In case this image is difficult to read, here's a transcript (emphases in original, obvi):
"Vote NO On Woman SuffrageNow, dear readers, all of these "reasons" are gems, aren't they? From the sooper-sciuntific percentages that definitely bolster this document's credibility, to the still-used-today reason that we shan't grant rights to minorities because because because... VeRy BaD ThInGs might happen down the road!
BECAUSE 90% of the women either do not want it, or do not care.
BECAUSE it means competition of women with men instead of co-operation.
BECAUSE 80% of the women eligible to vote are married and can only double or annul their husbands' votes.
BECAUSE it can be of no benefit commensurate with the additional expense involved.
BECAUSE in some States more voting women than voting men will place the Government under petticoat rule.
BECAUSE it is unwise to risk the good we already have for the evil which may occur."
What's most interesting, I think, is the contradictory overall tone of the piece wherein allowing women to vote is at once No Big Deal since women can "only" double or annul the vote of their hubbies and yet allowing women the vote is Very Dangerous because it will place the government under Petticoat Rule!!
It's like, the folks who wrote this pamphlet were incredibly threatened at the prospect of women gaining this basic democratic right, but they were trying to act like they weren't threatened at all.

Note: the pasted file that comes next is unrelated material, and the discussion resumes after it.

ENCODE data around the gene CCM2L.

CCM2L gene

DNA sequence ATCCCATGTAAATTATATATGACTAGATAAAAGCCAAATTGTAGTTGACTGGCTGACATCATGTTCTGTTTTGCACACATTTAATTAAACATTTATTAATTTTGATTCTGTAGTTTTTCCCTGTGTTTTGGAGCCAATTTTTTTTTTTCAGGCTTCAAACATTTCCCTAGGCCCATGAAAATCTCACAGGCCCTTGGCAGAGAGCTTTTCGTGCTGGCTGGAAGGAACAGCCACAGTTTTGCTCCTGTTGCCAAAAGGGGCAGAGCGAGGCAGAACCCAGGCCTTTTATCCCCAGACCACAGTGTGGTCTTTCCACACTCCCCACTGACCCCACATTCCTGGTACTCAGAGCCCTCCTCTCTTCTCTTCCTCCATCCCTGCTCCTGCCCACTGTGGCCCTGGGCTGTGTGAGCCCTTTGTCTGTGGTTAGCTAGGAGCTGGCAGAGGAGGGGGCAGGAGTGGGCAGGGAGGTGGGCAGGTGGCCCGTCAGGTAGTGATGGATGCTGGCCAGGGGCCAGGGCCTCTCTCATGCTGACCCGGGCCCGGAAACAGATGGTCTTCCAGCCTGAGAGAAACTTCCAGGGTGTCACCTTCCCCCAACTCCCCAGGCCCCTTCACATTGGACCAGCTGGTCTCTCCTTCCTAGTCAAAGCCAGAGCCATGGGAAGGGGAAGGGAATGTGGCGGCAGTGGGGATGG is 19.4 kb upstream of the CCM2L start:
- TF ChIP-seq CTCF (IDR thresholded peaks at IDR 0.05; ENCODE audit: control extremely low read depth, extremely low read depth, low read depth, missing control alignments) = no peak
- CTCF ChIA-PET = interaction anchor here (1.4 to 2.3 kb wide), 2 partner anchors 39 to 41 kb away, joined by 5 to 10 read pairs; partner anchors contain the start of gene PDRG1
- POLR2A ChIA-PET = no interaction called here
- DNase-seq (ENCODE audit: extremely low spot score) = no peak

Fun Fact: In 1874, the Supreme Court of the United States implicitly found that women were neither "persons" nor full "citizens" under the 14th Amendment to the US Constitution.
In Minor v. Happersett, the Court cited the 14th Amendment's order that:
"All persons born or naturalized in the United States, and subject to the jurisdiction thereof, are citizens of the United States, and of the State wherein they reside. No State shall make or enforce any law, which shall abridge the privileges or immunities of citizens of the United States. Nor shall any State deprive any person of life, liberty, or property, without due process of law; nor deny to any person within its jurisdiction, the equal protection of the laws."After a lengthy and (in my opinion unnecessary, given their determination to affirm their already-held view on suffrage) discussion of citizenship, the men of the Supreme Court unanimously said out of one side of their collective mouth that women were citizens, and out of the other side of their mouth they "explained" that women just weren't the types of citizens who got to vote.
That is, they weren't the right types of "persons" that the 14th Amendment actually granted important rights to.